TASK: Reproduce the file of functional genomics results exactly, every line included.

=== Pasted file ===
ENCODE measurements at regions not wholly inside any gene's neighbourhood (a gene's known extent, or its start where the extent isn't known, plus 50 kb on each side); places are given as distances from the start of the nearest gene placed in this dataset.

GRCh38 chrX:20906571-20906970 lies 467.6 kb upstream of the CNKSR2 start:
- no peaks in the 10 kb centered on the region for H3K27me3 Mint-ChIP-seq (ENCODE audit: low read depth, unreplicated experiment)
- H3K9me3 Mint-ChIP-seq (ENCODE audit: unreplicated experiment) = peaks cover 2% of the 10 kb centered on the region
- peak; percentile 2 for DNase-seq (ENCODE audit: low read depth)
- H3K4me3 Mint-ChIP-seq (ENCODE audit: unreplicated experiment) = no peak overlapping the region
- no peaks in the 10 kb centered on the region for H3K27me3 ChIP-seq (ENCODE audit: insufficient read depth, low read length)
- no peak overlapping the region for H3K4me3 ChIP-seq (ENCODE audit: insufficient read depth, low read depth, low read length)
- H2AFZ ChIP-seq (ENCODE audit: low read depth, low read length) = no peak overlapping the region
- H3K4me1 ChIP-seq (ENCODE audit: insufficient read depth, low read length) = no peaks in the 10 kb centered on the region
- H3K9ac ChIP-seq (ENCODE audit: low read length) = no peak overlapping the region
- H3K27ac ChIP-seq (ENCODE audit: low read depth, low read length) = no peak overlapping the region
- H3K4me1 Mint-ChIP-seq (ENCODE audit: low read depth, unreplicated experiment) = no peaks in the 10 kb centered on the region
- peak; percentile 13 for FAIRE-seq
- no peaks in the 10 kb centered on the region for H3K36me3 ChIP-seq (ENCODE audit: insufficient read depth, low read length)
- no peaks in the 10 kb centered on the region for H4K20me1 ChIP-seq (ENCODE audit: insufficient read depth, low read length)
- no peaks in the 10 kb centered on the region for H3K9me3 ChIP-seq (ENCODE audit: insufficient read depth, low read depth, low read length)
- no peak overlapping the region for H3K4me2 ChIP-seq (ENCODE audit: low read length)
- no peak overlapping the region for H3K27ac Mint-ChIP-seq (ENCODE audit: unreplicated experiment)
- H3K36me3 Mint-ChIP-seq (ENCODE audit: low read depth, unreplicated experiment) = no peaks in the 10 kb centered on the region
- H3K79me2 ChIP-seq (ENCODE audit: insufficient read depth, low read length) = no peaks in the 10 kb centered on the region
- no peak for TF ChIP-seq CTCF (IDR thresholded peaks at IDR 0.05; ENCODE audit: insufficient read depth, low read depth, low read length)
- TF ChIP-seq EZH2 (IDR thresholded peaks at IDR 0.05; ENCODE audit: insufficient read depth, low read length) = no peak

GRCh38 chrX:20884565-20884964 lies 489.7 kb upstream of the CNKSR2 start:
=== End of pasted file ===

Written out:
ENCODE measurements at regions not wholly inside any gene's neighbourhood (a gene's known extent, or its start where the extent isn't known, plus 50 kb on each side); places are given as distances from the start of the nearest gene placed in this dataset.

GRCh38 chrX:20906571-20906970 lies 467.6 kb upstream of the CNKSR2 start:
- no peaks in the 10 kb centered on the region for H3K27me3 Mint-ChIP-seq (ENCODE audit: low read depth, unreplicated experiment)
- H3K9me3 Mint-ChIP-seq (ENCODE audit: unreplicated experiment) = peaks cover 2% of the 10 kb centered on the region
- peak; percentile 2 for DNase-seq (ENCODE audit: low read depth)
- H3K4me3 Mint-ChIP-seq (ENCODE audit: unreplicated experiment) = no peak overlapping the region
- no peaks in the 10 kb centered on the region for H3K27me3 ChIP-seq (ENCODE audit: insufficient read depth, low read length)
- no peak overlapping the region for H3K4me3 ChIP-seq (ENCODE audit: insufficient read depth, low read depth, low read length)
- H2AFZ ChIP-seq (ENCODE audit: low read depth, low read length) = no peak overlapping the region
- H3K4me1 ChIP-seq (ENCODE audit: insufficient read depth, low read length) = no peaks in the 10 kb centered on the region
- H3K9ac ChIP-seq (ENCODE audit: low read length) = no peak overlapping the region
- H3K27ac ChIP-seq (ENCODE audit: low read depth, low read length) = no peak overlapping the region
- H3K4me1 Mint-ChIP-seq (ENCODE audit: low read depth, unreplicated experiment) = no peaks in the 10 kb centered on the region
- peak; percentile 13 for FAIRE-seq
- no peaks in the 10 kb centered on the region for H3K36me3 ChIP-seq (ENCODE audit: insufficient read depth, low read length)
- no peaks in the 10 kb centered on the region for H4K20me1 ChIP-seq (ENCODE audit: insufficient read depth, low read length)
- no peaks in the 10 kb centered on the region for H3K9me3 ChIP-seq (ENCODE audit: insufficient read depth, low read depth, low read length)
- no peak overlapping the region for H3K4me2 ChIP-seq (ENCODE audit: low read length)
- no peak overlapping the region for H3K27ac Mint-ChIP-seq (ENCODE audit: unreplicated experiment)
- H3K36me3 Mint-ChIP-seq (ENCODE audit: low read depth, unreplicated experiment) = no peaks in the 10 kb centered on the region
- H3K79me2 ChIP-seq (ENCODE audit: insufficient read depth, low read length) = no peaks in the 10 kb centered on the region
- no peak for TF ChIP-seq CTCF (IDR thresholded peaks at IDR 0.05; ENCODE audit: insufficient read depth, low read depth, low read length)
- TF ChIP-seq EZH2 (IDR thresholded peaks at IDR 0.05; ENCODE audit: insufficient read depth, low read length) = no peak

GRCh38 chrX:20884565-20884964 lies 489.7 kb upstream of the CNKSR2 start: